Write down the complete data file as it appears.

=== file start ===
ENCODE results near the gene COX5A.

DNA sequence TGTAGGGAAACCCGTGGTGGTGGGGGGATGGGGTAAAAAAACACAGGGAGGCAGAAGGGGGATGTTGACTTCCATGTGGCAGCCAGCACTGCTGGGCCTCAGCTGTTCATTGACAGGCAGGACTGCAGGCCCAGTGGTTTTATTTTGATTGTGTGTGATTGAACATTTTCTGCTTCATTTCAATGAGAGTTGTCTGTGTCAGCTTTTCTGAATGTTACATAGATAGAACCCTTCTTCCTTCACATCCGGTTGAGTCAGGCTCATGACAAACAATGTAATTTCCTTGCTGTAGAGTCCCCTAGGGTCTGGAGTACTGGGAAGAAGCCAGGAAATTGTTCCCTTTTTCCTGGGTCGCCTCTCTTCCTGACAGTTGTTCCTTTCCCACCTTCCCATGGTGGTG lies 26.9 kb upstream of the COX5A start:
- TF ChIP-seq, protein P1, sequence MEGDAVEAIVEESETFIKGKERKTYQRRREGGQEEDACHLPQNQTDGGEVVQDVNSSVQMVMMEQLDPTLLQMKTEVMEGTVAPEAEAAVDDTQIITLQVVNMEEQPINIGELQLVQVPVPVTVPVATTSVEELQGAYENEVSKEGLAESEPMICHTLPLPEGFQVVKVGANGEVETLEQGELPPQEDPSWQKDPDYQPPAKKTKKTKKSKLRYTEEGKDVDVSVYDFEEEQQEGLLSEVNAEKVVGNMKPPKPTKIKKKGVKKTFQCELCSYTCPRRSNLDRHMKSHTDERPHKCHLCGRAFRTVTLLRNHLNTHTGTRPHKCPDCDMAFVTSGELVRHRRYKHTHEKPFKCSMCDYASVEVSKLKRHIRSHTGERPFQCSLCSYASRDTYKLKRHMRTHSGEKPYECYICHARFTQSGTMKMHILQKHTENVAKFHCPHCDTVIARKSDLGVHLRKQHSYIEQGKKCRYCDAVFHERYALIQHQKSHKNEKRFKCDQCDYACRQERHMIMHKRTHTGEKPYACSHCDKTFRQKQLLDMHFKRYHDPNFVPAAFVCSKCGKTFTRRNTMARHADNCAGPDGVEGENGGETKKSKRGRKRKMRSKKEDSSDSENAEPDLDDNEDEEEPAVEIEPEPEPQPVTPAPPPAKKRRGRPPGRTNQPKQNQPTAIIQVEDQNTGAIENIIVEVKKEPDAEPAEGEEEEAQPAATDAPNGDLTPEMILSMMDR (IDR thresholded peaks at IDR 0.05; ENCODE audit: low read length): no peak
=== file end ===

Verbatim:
ENCODE results near the gene COX5A.

DNA sequence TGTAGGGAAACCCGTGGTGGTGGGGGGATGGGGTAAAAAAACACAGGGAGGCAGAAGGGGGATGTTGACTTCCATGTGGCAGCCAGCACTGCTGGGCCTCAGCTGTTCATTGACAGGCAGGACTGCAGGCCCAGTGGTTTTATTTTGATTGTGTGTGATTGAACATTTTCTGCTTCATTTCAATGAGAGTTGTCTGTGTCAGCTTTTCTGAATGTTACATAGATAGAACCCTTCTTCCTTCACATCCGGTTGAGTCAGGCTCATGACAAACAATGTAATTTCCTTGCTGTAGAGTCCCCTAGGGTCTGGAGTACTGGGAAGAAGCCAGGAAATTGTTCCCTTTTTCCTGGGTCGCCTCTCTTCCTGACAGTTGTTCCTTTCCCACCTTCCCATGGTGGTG lies 26.9 kb upstream of the COX5A start:
- TF ChIP-seq, protein P1, sequence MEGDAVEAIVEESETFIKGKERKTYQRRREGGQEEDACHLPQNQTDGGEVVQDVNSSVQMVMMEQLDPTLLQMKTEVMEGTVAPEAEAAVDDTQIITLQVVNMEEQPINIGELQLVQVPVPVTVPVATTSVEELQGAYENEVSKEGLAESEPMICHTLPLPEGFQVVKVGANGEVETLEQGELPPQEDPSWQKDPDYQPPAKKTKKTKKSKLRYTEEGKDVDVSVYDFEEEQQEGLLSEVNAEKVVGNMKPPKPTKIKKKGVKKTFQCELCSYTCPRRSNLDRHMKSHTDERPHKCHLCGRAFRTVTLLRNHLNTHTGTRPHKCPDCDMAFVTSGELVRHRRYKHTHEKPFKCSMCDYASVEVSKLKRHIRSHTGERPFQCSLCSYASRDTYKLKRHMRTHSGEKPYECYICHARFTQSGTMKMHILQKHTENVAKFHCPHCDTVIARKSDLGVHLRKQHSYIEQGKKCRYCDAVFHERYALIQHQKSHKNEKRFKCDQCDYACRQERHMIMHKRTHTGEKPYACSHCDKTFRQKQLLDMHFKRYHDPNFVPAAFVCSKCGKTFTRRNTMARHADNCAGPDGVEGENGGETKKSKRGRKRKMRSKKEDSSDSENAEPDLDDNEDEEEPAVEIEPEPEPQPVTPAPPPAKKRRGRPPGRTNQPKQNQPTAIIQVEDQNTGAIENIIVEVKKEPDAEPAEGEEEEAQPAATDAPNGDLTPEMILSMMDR (IDR thresholded peaks at IDR 0.05; ENCODE audit: low read length): no peak